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Fig. 1 A model of the ionization history of the universe. The line marked "x" is the ionization fraction, x=n_{e}/n where n_{e} is the number of electrons and n=11.2_{ωb}(1+z)^{3} m^{-3} is the number of protons with ω_{b} the baryon density.

Fig. 2 Top: Map of Tau A in Galactic coordinates at 41 GHz in Stokes I, Q, U, P, smoothed to 1^{o}. Since Tau A is polarized parallel to the Galactic plane it is negative in Q and small in U. Bottom: Map of Centaurus A in Stokes I, Q, U, and P.

Fig. 3 P and γ maps for K, Ka, and Q bands in Galactic coordinates. There is only one polarization map for K and Ka bands. For Q band, there are two maps which have been coadded. The maps are smoothed to 2^{o}.

Fig. 4 Similar to Figure 3 but for V and W bands. The two V-band maps have been coadded as have the four W-band maps. The relatively higher noise in the ecliptic plane is evident. Maps of the noise bias have been subtracted in these images.

Fig. 5 A Lambert azimuthal equal area projection of the Galactic poles (left: north) showing the K-band polarization. The circumference of each map is at zero Galactic latitude.

Fig. 6 Stokes Q and U maps in K and Ka bands. The Galactic plane is dominated by positive Stokes Q because the foreground polarization direction is perpendicular to the plane. As discussed in §4, this is expected because the Galactic magnetic field is predominantly parallel to the plane.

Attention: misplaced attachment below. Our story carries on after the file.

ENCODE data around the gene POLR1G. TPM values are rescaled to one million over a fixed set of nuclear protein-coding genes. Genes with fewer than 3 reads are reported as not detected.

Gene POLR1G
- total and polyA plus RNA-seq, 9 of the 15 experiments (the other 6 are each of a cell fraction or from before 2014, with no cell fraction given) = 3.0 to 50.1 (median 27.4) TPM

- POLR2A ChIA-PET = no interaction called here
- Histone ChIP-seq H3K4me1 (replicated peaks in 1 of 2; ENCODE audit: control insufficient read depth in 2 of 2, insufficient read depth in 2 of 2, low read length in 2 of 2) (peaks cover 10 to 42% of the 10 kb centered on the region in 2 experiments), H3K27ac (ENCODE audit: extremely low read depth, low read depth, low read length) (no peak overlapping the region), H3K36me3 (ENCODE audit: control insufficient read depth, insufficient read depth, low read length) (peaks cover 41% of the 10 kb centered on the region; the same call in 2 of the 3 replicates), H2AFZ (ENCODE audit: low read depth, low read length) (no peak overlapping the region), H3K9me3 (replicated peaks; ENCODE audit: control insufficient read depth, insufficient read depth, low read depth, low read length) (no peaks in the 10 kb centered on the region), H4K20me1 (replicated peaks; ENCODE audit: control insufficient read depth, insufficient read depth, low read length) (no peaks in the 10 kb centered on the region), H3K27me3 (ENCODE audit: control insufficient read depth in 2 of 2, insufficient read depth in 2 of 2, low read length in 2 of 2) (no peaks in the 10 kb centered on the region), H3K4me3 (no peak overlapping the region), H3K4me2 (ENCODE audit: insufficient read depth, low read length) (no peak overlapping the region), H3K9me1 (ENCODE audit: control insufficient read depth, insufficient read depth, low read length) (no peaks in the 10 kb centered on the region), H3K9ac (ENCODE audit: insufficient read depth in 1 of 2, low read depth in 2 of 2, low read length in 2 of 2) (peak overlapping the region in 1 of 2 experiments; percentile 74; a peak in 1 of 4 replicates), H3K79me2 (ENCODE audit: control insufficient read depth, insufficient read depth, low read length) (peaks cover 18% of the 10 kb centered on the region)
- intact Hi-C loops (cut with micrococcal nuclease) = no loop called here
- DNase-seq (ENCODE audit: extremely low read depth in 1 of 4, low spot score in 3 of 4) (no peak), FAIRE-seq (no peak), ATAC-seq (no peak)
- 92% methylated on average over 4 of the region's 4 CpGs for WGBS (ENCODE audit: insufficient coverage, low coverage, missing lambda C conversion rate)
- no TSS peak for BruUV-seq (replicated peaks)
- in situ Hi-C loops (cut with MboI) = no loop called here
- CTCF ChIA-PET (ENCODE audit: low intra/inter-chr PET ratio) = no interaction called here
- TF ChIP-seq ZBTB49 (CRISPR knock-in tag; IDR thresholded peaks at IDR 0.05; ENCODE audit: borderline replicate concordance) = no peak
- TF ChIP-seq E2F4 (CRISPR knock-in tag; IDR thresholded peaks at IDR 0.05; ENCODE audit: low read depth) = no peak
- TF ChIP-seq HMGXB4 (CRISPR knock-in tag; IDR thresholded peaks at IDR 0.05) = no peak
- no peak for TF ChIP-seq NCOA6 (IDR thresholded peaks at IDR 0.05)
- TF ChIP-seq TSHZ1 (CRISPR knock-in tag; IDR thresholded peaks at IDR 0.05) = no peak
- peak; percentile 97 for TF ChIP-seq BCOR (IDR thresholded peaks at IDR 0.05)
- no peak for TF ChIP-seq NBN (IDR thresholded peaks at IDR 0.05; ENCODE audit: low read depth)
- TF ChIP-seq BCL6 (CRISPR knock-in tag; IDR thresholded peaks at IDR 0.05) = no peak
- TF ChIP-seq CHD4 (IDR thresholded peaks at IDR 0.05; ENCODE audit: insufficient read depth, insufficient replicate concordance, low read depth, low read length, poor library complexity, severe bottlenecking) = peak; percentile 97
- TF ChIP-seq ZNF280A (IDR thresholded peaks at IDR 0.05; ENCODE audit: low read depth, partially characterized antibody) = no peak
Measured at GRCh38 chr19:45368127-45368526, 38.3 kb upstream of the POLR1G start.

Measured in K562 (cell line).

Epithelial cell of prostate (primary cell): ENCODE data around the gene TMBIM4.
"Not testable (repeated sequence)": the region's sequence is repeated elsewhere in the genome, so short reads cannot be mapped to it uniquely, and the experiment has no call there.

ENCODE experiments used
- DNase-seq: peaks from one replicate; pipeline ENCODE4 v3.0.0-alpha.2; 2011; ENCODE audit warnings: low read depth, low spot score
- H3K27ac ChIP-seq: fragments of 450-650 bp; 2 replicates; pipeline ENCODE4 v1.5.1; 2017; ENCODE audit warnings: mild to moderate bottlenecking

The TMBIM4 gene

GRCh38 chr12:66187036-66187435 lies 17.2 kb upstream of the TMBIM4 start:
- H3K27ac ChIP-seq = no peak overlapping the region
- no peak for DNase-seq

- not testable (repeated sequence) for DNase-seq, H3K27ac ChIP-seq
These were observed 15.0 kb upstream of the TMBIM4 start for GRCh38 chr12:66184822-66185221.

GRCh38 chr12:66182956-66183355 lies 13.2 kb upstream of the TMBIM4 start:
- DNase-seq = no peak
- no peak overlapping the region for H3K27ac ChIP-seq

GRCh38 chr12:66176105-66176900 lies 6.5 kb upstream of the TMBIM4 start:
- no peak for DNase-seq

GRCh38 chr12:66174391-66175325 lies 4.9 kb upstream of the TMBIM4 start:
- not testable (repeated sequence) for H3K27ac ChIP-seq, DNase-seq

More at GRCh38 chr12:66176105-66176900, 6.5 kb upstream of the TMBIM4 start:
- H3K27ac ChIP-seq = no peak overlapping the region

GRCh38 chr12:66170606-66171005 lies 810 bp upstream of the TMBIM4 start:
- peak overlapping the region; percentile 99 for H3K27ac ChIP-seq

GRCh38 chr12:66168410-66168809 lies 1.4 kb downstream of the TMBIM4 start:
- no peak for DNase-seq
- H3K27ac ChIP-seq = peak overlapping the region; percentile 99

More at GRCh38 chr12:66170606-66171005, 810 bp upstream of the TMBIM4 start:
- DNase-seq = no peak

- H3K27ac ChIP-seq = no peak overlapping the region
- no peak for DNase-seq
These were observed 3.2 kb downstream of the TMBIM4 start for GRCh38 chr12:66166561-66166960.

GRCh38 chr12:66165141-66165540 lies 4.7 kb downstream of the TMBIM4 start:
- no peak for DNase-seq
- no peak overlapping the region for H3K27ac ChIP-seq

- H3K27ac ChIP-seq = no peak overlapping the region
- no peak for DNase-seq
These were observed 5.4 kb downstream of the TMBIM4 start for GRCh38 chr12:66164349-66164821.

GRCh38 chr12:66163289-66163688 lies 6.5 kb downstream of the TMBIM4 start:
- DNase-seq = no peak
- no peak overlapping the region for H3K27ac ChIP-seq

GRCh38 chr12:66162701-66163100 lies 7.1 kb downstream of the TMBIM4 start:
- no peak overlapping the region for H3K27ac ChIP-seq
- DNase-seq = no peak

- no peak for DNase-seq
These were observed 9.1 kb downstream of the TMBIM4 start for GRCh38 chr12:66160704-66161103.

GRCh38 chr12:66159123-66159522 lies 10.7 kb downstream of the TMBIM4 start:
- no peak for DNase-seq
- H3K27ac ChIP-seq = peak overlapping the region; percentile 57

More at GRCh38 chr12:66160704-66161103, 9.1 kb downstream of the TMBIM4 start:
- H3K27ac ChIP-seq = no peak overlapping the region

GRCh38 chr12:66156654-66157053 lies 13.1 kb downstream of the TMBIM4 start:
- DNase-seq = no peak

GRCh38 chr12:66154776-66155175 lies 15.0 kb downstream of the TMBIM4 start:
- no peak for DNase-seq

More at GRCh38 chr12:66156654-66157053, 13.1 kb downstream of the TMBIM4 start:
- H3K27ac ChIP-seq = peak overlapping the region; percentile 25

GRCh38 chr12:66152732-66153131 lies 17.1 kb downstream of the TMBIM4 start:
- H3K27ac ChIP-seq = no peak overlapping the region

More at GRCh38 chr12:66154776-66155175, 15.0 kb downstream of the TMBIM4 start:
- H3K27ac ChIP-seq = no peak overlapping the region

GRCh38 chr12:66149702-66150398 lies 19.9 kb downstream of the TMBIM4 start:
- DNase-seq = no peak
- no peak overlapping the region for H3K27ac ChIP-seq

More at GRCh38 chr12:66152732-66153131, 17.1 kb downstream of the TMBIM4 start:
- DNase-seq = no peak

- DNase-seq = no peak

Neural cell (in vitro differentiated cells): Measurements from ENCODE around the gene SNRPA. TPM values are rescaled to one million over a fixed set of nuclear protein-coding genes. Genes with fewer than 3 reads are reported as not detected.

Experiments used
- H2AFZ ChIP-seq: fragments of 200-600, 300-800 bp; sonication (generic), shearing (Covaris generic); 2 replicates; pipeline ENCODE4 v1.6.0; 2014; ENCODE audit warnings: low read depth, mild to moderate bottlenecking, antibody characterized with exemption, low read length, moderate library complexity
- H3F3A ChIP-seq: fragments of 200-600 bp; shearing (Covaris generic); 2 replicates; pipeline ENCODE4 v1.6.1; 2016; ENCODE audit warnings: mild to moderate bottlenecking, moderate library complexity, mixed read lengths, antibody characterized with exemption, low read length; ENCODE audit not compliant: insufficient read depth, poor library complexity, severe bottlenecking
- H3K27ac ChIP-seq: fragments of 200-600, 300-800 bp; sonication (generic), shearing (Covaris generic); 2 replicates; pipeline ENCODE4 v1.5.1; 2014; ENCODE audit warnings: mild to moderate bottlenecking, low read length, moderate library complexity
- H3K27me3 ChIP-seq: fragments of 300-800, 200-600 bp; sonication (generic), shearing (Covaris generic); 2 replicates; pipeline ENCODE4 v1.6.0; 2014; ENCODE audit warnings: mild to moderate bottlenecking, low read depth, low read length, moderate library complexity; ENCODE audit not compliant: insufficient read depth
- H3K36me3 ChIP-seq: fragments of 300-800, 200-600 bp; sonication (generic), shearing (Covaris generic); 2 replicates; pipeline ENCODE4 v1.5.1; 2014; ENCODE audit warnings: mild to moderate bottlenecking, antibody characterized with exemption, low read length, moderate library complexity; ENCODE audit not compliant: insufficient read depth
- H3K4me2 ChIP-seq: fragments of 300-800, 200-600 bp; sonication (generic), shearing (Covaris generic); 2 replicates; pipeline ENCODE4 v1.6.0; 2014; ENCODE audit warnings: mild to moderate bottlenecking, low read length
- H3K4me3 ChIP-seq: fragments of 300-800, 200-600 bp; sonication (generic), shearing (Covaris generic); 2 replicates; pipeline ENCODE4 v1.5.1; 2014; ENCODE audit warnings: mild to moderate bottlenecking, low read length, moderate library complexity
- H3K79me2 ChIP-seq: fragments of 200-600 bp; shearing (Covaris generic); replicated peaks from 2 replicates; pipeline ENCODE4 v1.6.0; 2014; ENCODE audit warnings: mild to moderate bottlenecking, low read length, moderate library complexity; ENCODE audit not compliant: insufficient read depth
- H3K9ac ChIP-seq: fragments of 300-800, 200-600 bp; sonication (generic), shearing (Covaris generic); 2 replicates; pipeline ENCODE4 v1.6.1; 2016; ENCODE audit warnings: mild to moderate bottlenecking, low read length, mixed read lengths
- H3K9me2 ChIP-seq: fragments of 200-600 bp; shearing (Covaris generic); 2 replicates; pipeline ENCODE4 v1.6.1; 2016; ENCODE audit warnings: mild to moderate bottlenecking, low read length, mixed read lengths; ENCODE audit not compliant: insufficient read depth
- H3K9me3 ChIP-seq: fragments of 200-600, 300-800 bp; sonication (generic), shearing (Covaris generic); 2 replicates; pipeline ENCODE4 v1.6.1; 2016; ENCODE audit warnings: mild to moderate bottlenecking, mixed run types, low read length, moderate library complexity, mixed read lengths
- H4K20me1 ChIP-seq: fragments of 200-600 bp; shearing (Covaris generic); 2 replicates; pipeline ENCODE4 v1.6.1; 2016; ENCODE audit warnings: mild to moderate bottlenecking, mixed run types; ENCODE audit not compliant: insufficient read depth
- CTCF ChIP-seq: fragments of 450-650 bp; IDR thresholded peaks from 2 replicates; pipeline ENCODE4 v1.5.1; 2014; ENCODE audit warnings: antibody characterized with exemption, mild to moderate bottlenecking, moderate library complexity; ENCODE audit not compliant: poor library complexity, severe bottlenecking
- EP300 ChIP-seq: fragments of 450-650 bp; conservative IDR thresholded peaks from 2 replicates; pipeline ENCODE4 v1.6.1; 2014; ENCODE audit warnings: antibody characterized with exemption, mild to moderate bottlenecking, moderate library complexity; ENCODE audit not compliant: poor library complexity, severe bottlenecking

Fig. 7 Left: The angle of the magnetic field, γ_{M}=γ_{PA}+90^{o}, derived from the synchrotron radiation in the K-band map. Right: The predicted magnetic field direction given by a simple model of the electron distribution and the logarithmic spiral arm model.

Fig. 8 The left panel shows the geometric suppression factor, g_{sync}, in the polarization due to the magnetic field geometry. The right panel shows a similar geometric suppression factor for polarized dust emission.

Fig. 9 Left: The observed K-band polarization, P. The color scale ranges from 0 to 0.1 mK. Right: The model prediction of the K-band polarization based on the Haslam intensity map.

Fig. 10 Top: The Haslam 408 MHz map is shown with circles indicating loops from Berkhuijsen et al. (1971). Bottom: The WMAP K-band polarization map with the same loops superimposed. (1971).

Fig. 11 A map of the correlation, Z, between the polarization angle derived from the polarization of starlight, and the polarization angle in K-band. In the regions of high Kband polarization, the correlation is strong.

Fig. 12 The upper panels show the polarization signal at W band with the CMB and synchrotron signal removed (smoothed with a 10^{o} Gaussian beam). The lower panels show the predicted dust polarization based on Equation 15.

Fig. 13 Temperature maps of the low polarization components for K, Q, and W bands. The maps are computed using equation (16). The color scale is in mK. Near the Galactic center, the low polarization component is approximately 6%, 3%, and 6% of the unpolarized emission in K, Q, and W bands respectively.

Fig. 14 The polarization masks, in Galactic coordinates, are shown for the P02, P04, P06, and P10 cut levels. The cross hatched region along the Galactic plane, common to all polarization masks, shows the dust intensity cut.